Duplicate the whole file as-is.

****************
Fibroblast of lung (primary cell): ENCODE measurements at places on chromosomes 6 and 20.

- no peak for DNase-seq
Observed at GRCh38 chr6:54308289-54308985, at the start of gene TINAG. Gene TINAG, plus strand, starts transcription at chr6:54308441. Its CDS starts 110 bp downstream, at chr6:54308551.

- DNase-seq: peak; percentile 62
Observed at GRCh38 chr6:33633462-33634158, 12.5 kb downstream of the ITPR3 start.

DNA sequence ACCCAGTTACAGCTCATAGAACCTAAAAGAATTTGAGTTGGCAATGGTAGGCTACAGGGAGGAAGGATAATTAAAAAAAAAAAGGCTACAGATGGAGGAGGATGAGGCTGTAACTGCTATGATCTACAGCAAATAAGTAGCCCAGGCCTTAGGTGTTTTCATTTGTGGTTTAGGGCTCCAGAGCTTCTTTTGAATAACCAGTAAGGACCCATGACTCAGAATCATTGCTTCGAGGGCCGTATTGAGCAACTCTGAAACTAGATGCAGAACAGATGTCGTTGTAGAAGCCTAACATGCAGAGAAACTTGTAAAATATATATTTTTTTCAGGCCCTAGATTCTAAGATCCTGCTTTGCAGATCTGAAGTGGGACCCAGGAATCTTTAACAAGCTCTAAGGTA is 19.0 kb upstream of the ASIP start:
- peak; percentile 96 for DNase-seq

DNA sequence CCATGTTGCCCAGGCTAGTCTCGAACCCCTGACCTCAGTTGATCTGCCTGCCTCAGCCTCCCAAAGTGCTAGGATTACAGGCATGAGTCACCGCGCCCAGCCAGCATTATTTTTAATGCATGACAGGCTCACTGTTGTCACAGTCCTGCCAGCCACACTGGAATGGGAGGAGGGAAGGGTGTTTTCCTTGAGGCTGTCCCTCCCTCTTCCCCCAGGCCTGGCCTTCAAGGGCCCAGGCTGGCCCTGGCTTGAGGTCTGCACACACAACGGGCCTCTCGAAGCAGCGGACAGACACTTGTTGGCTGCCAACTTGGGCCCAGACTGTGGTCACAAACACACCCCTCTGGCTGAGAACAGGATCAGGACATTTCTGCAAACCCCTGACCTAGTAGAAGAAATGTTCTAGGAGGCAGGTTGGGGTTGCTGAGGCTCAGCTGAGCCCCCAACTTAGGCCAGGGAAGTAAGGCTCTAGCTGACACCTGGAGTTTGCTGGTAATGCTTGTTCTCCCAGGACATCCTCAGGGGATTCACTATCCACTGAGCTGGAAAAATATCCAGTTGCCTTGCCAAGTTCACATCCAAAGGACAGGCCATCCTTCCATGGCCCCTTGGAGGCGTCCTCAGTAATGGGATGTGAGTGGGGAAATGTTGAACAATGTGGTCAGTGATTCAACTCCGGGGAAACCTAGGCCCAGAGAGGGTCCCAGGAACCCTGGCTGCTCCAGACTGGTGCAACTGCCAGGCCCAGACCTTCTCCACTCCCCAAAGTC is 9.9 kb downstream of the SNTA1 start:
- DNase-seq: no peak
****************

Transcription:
Fibroblast of lung (primary cell): ENCODE measurements at places on chromosomes 6 and 20.

- no peak for DNase-seq
Observed at GRCh38 chr6:54308289-54308985, at the start of gene TINAG. Gene TINAG, plus strand, starts transcription at chr6:54308441. Its CDS starts 110 bp downstream, at chr6:54308551.

- DNase-seq: peak; percentile 62
Observed at GRCh38 chr6:33633462-33634158, 12.5 kb downstream of the ITPR3 start.

DNA sequence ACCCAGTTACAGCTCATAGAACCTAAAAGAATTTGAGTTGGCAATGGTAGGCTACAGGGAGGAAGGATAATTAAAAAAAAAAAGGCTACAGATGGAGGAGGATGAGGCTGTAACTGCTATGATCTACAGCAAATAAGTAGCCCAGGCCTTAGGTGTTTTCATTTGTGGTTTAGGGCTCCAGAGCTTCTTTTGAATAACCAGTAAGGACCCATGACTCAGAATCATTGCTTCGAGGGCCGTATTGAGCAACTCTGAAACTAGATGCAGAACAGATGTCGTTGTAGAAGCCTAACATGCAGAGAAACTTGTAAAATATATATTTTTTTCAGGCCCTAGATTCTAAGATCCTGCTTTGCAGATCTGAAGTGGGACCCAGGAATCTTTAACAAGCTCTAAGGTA is 19.0 kb upstream of the ASIP start:
- peak; percentile 96 for DNase-seq

DNA sequence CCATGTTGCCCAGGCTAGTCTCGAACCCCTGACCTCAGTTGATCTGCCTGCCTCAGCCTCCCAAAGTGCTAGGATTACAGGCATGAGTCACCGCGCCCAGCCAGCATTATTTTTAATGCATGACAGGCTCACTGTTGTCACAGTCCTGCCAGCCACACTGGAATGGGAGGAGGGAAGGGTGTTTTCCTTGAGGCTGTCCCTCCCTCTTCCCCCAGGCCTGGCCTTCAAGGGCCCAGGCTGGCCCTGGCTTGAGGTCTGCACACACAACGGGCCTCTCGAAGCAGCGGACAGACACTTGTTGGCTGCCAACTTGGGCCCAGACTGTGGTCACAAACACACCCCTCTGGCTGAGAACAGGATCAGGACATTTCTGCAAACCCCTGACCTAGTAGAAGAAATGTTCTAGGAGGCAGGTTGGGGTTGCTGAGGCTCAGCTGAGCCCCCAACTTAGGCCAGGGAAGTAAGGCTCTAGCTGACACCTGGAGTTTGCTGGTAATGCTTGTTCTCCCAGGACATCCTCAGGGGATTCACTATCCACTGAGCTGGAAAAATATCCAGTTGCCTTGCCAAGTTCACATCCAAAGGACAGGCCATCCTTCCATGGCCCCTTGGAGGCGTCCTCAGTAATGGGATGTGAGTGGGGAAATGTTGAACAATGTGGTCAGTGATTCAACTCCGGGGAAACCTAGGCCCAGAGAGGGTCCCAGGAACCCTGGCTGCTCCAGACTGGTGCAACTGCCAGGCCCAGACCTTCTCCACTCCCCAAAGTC is 9.9 kb downstream of the SNTA1 start:
- DNase-seq: no peak